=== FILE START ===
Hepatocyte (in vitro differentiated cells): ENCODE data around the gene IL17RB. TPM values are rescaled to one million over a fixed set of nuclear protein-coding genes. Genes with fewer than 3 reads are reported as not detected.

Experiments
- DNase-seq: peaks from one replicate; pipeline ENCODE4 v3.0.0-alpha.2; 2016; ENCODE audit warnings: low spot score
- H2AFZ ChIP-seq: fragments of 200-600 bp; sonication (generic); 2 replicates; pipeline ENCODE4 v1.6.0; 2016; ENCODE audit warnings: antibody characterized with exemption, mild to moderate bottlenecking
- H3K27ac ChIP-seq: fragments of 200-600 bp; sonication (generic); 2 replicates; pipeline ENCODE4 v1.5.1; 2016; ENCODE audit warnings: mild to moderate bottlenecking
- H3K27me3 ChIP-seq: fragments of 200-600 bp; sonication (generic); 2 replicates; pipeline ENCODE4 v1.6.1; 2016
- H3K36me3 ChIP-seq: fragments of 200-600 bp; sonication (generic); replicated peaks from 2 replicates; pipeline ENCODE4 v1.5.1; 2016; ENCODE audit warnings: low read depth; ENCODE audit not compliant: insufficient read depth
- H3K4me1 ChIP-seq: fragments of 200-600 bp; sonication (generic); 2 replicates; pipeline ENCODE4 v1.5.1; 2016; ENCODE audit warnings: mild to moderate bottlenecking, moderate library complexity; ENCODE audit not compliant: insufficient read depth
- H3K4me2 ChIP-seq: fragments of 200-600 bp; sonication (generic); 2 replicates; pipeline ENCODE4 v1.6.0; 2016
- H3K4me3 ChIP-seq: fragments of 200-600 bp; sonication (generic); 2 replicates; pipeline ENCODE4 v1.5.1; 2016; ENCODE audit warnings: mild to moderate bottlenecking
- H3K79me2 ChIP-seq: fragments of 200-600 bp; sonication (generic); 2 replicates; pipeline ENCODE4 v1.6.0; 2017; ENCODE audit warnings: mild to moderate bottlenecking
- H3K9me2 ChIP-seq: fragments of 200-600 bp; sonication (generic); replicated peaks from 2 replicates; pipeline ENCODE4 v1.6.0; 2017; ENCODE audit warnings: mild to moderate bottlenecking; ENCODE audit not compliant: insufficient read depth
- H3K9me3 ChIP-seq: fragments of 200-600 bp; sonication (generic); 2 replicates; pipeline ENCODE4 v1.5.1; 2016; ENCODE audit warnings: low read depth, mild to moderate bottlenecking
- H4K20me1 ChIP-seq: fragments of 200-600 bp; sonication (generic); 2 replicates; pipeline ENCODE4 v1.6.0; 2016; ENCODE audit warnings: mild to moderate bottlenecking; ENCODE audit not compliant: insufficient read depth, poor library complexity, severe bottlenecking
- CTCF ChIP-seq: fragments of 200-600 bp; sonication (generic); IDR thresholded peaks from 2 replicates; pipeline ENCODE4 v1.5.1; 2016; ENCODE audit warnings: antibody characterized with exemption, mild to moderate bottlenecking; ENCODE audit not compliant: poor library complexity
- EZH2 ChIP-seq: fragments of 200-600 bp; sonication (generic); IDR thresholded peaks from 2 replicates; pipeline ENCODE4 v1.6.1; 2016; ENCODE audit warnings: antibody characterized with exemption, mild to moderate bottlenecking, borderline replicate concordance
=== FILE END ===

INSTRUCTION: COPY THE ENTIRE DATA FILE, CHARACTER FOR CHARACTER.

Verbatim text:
Hepatocyte (in vitro differentiated cells): ENCODE data around the gene IL17RB. TPM values are rescaled to one million over a fixed set of nuclear protein-coding genes. Genes with fewer than 3 reads are reported as not detected.

Experiments
- DNase-seq: peaks from one replicate; pipeline ENCODE4 v3.0.0-alpha.2; 2016; ENCODE audit warnings: low spot score
- H2AFZ ChIP-seq: fragments of 200-600 bp; sonication (generic); 2 replicates; pipeline ENCODE4 v1.6.0; 2016; ENCODE audit warnings: antibody characterized with exemption, mild to moderate bottlenecking
- H3K27ac ChIP-seq: fragments of 200-600 bp; sonication (generic); 2 replicates; pipeline ENCODE4 v1.5.1; 2016; ENCODE audit warnings: mild to moderate bottlenecking
- H3K27me3 ChIP-seq: fragments of 200-600 bp; sonication (generic); 2 replicates; pipeline ENCODE4 v1.6.1; 2016
- H3K36me3 ChIP-seq: fragments of 200-600 bp; sonication (generic); replicated peaks from 2 replicates; pipeline ENCODE4 v1.5.1; 2016; ENCODE audit warnings: low read depth; ENCODE audit not compliant: insufficient read depth
- H3K4me1 ChIP-seq: fragments of 200-600 bp; sonication (generic); 2 replicates; pipeline ENCODE4 v1.5.1; 2016; ENCODE audit warnings: mild to moderate bottlenecking, moderate library complexity; ENCODE audit not compliant: insufficient read depth
- H3K4me2 ChIP-seq: fragments of 200-600 bp; sonication (generic); 2 replicates; pipeline ENCODE4 v1.6.0; 2016
- H3K4me3 ChIP-seq: fragments of 200-600 bp; sonication (generic); 2 replicates; pipeline ENCODE4 v1.5.1; 2016; ENCODE audit warnings: mild to moderate bottlenecking
- H3K79me2 ChIP-seq: fragments of 200-600 bp; sonication (generic); 2 replicates; pipeline ENCODE4 v1.6.0; 2017; ENCODE audit warnings: mild to moderate bottlenecking
- H3K9me2 ChIP-seq: fragments of 200-600 bp; sonication (generic); replicated peaks from 2 replicates; pipeline ENCODE4 v1.6.0; 2017; ENCODE audit warnings: mild to moderate bottlenecking; ENCODE audit not compliant: insufficient read depth
- H3K9me3 ChIP-seq: fragments of 200-600 bp; sonication (generic); 2 replicates; pipeline ENCODE4 v1.5.1; 2016; ENCODE audit warnings: low read depth, mild to moderate bottlenecking
- H4K20me1 ChIP-seq: fragments of 200-600 bp; sonication (generic); 2 replicates; pipeline ENCODE4 v1.6.0; 2016; ENCODE audit warnings: mild to moderate bottlenecking; ENCODE audit not compliant: insufficient read depth, poor library complexity, severe bottlenecking
- CTCF ChIP-seq: fragments of 200-600 bp; sonication (generic); IDR thresholded peaks from 2 replicates; pipeline ENCODE4 v1.5.1; 2016; ENCODE audit warnings: antibody characterized with exemption, mild to moderate bottlenecking; ENCODE audit not compliant: poor library complexity
- EZH2 ChIP-seq: fragments of 200-600 bp; sonication (generic); IDR thresholded peaks from 2 replicates; pipeline ENCODE4 v1.6.1; 2016; ENCODE audit warnings: antibody characterized with exemption, mild to moderate bottlenecking, borderline replicate concordance